One word: Spain. Daily Kos has the details at how the blogs helped drive that news story.
That would be Andrew Malcolm who, as CF has pointed out, seems to see his job as a Times blogger to pass along GOP spin in the guise of news. Malcolm's latest GOP duties include beating the extremely dead horse about how (ugh, it bores us to even type this up) the Clintons aren't doing enough to elect Obama.
Malcolm, in full Democratic mocking mode, dissects Bill Clinton's recent appearance on CNBC and declares, after much deep analysis using his special decoder, that Clinton did not utter the correct phrases in pointing out again and again how and why Obama will win the election.
A couple of particular Malcolm lowlights:
-"The Democratic ex-president made the wannabe Democratic president come up to his Harlem office last week to have lunch, all friendly-like."
See, Clinton didn't recently invite Obama to lunch, he made Obama come to lunch. Also, what's up with Malcolm referring to Obama as "the wannabe"? Does Malcolm often refer to McCain as the "wannabe Republican president"? Pretty flippant, condescending language by Malcolm, if you ask us.
-"And the ex-president tore himself away from still preparing to go out and campaign for the kid long enough to go on CNBC because.... several hundred people a day watch that channel and it's a good opportunity to not yet be out on the road campaigning."
Ha-ha! It was a big joke that Clinton recently appeared on CNBC. According to Malcolm Clinton should have been out campaigning for Obama, instead of appearing on CNBC this week, which nobody watches.
Question: Does Malcolm not live in America? Is he not aware of the financial meltdown taking place and that CNBC this week is posting among its highest ratings ever?
Honestly, this stuff is just too dumb for words and highlights what happens when mainstream news org create political blogs and allow staffers to print nonsense that would never make it into print.
In the ratings. Her show has been on two weeks and she's already done what Beck hasn't been able to accomplish in two years--have a hit TV show.
Prior to killer Hurricane Ike making land fall and devastating southeast Texas, O'Reilly told is radio audience the media warnings about the storm was just "hype." Will O'Reilly now apologize? See Steve Young.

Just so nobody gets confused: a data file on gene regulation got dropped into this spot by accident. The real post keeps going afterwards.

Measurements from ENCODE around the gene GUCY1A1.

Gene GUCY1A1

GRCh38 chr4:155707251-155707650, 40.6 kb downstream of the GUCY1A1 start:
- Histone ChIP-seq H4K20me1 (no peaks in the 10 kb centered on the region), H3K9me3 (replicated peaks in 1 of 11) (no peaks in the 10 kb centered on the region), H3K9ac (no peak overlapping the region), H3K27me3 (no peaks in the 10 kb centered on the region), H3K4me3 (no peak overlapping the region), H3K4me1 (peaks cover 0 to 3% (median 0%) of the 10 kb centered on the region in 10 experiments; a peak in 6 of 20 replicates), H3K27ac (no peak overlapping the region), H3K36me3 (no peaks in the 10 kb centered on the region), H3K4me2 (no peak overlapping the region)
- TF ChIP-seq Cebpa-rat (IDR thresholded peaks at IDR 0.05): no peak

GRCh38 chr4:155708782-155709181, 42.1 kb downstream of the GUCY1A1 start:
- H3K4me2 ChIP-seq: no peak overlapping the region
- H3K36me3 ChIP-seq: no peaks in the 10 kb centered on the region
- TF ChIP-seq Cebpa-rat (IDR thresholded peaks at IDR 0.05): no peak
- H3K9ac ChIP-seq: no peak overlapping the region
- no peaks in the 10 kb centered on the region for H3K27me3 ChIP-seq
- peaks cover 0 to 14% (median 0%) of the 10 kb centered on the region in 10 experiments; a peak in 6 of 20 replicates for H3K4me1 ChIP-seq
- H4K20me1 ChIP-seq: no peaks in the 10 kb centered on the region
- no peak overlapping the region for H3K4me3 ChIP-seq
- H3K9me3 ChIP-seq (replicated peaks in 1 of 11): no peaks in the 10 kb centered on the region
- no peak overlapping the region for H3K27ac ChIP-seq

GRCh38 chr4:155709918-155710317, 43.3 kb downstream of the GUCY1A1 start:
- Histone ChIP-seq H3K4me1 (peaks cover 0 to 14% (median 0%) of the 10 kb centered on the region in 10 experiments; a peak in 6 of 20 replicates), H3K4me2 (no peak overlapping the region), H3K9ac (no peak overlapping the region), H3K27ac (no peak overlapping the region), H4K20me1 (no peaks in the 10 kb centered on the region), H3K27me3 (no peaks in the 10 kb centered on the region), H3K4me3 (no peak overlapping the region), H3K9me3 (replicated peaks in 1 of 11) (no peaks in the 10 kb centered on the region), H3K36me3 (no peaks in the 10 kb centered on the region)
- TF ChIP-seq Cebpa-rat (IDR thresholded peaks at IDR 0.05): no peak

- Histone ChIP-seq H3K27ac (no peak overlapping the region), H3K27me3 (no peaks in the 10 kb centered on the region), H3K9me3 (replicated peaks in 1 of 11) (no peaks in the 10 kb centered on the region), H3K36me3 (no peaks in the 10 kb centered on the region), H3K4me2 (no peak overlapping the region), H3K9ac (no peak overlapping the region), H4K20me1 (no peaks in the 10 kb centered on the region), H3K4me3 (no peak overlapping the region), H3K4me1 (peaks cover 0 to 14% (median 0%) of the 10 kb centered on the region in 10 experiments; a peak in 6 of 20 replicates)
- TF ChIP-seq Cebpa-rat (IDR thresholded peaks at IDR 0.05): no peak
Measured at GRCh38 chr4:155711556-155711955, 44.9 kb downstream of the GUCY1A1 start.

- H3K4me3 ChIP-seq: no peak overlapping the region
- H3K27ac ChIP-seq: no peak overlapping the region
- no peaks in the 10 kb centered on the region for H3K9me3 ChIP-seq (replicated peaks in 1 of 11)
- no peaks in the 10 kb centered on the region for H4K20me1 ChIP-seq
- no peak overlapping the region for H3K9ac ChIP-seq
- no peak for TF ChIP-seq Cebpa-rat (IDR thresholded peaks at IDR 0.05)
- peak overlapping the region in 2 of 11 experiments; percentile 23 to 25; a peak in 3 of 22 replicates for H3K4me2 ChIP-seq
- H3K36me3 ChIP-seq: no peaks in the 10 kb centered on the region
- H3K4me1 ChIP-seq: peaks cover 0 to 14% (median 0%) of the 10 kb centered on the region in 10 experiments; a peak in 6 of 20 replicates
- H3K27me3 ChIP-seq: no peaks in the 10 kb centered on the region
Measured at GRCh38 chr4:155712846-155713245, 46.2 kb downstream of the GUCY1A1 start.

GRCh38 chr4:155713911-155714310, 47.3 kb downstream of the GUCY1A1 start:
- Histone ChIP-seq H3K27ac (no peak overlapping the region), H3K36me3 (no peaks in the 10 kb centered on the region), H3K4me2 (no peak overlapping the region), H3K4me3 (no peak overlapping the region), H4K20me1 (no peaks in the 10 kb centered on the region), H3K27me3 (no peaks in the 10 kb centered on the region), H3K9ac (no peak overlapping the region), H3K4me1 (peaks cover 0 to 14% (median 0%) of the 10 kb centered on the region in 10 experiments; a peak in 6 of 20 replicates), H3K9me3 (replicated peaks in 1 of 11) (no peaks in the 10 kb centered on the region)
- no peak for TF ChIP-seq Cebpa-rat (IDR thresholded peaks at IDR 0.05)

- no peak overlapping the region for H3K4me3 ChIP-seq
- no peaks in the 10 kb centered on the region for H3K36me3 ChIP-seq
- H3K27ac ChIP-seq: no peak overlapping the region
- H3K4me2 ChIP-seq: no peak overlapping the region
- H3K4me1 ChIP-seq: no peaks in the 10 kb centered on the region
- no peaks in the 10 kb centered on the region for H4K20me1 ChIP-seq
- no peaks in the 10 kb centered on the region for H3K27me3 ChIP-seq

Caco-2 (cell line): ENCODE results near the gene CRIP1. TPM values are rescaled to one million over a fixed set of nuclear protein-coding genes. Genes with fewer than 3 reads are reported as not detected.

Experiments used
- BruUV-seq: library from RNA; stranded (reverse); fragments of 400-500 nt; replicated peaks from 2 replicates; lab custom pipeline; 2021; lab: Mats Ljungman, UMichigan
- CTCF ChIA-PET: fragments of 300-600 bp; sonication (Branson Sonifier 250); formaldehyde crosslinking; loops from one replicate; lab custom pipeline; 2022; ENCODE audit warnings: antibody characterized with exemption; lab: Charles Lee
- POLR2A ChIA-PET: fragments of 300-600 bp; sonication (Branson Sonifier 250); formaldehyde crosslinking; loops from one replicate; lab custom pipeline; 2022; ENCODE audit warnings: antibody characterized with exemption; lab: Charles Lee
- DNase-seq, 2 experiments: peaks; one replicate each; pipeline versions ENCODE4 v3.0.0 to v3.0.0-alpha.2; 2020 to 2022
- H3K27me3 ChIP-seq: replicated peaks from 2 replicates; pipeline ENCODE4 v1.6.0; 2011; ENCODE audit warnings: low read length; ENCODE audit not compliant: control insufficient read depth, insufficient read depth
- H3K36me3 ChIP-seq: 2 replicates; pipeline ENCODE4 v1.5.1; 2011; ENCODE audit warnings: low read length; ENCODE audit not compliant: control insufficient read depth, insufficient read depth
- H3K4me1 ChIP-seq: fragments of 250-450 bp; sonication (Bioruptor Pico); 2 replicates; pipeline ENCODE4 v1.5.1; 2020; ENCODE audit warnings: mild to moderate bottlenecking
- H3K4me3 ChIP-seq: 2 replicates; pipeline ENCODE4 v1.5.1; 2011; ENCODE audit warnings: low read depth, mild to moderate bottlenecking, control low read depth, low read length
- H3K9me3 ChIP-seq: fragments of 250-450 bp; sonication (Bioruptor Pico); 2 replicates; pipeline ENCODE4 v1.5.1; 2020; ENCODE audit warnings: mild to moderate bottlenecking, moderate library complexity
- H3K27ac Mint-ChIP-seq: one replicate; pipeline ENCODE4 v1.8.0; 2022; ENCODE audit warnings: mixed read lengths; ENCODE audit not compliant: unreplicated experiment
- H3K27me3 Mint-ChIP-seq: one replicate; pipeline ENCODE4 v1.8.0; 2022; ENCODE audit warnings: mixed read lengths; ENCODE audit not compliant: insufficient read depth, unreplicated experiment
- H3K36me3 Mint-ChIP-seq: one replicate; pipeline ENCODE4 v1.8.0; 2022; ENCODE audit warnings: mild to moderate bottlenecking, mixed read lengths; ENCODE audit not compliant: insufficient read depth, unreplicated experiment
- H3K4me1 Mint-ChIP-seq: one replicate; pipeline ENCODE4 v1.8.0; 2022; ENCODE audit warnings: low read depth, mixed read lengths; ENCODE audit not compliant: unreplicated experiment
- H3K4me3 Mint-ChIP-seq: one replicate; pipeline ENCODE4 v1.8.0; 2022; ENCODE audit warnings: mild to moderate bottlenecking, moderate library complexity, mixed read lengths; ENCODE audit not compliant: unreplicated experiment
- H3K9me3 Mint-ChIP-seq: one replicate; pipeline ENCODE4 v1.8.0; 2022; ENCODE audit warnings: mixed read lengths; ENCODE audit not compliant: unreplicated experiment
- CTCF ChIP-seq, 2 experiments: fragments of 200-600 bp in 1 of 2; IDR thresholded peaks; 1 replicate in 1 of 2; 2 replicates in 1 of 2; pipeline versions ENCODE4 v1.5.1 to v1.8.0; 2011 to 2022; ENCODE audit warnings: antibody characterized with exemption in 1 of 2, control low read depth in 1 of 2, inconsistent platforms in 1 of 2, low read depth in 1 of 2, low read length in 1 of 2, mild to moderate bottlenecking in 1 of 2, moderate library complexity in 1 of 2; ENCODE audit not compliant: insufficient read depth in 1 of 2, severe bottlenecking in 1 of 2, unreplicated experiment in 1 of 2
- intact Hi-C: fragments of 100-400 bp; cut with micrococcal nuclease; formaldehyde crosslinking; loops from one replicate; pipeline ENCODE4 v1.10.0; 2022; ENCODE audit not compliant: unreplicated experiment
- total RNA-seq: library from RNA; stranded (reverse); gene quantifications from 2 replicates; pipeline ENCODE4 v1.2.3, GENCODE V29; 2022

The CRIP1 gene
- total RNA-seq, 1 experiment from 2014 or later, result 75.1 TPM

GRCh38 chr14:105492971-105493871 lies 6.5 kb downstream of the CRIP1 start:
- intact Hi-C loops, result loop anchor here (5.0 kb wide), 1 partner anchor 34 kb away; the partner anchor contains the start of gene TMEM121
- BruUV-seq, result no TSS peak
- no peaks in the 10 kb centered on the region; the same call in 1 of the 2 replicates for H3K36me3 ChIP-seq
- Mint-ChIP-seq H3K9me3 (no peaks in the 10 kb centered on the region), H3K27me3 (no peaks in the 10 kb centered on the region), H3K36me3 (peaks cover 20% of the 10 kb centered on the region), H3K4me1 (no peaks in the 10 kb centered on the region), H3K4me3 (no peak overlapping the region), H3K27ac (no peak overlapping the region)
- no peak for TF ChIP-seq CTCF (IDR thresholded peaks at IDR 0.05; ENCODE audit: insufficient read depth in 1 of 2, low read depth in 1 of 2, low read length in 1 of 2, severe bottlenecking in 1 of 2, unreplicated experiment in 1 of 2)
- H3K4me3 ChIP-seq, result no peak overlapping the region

Yes, there's stuff we actually like. From the Wall Street Journal, this incisive and descriptive paragraph from a prize-winning caliber article describing the financial meltdown:
The U.S. financial system resembles a patient in intensive care. The body is trying to fight off a disease that is spreading, and as it does so, the body convulses, settles for a time and then convulses again. The illness seems to be overwhelming the self-healing tendencies of markets. The doctors in charge are resorting to ever-more invasive treatment, and are now experimenting with remedies that have never before been applied. Fed Chairman Bernanke and Treasury Secretary Henry Paulson, walking into a hastily arranged meeting with congressional leaders Tuesday night to brief them on the government's unprecedented rescue of AIG, looked like exhausted surgeons delivering grim news to the family.
Anchor Erin Burnett questioning the patriotism of short sellers? Analyst Jim Cramer wondering if terrorists are behind the financial madness that continues to unfold on Wall Street?
CJR thinks it's time for the CNBC team to regroup.
The good news is your new show is a ratings smash; the highest rated-program on MSNBC right now.
The bad news is Phil Donahue had the top-rated program on MSNBC when they fired him right before the Iraq war.
For some reason, the television industry uses different standards to judge the success and failure of liberal hosts.
This is rather unsightly, and not to mention media incestuous. It comes courtesy of Michael Crowley at The New Republic and it only highlights the media's need to end their utter fascination with picking apart Clinton phrases, or here, Clinton-related phrases. There's an historic campaign unfolding, why don't reporters and pundits just cover that?
The topic was Hillary Clinton and Sarah Palin. Crowley noted that the New York Times' Clinton-ologist Patrick Healy had posted this online during a rather goofy IM exchange published in NY mag:
You know what I keep hearing privately from advisers to Hillary? They say, "Why is it our job to blunt Palin's impact? Hillary is not on the ticket. Obama didn't choose her." I don't think it's so much about resentment, it's an honest assessment that Hillary can only do so much in this regard. (And she doesn't want to be blamed if this vote doesn't go Obama's way.)
Note the comments were not sourced and were made privately. Nonetheless, Crowley didn't like the gist and announced, "This really doesn't strike me as a line that Hillary's people should be promoting."
Question: How are Hillary's people "promoting" it if they're discussing it privately? I'm pretty sure her aides are press savvy enough that if their intention was to actually promote that meme, they could do that in the press. To date, they specifically have not. (i.e. If Healy had real sources and real quotes from Clinton aides pushing that theme, he would have published it in the NYTimes.)
Yet Crowley claims they are "promoting" it, based on a second-hand, unsourced IM exchange.
Remember when being a White House correspondent was the ultimate assignment for D.C. reporters, and then it became not so great because reporters ended up trapped inside a controlled bubble with little or no access? Well, time to add campaign trail reporters to that used-to-be-great mix. Now the assignment's like a career trip to purgatory.
Mike Allen and Carrie Budoff Brown at Politico detail how following prez candidates from town to town is pretty much a worthless occupation for journalists these days.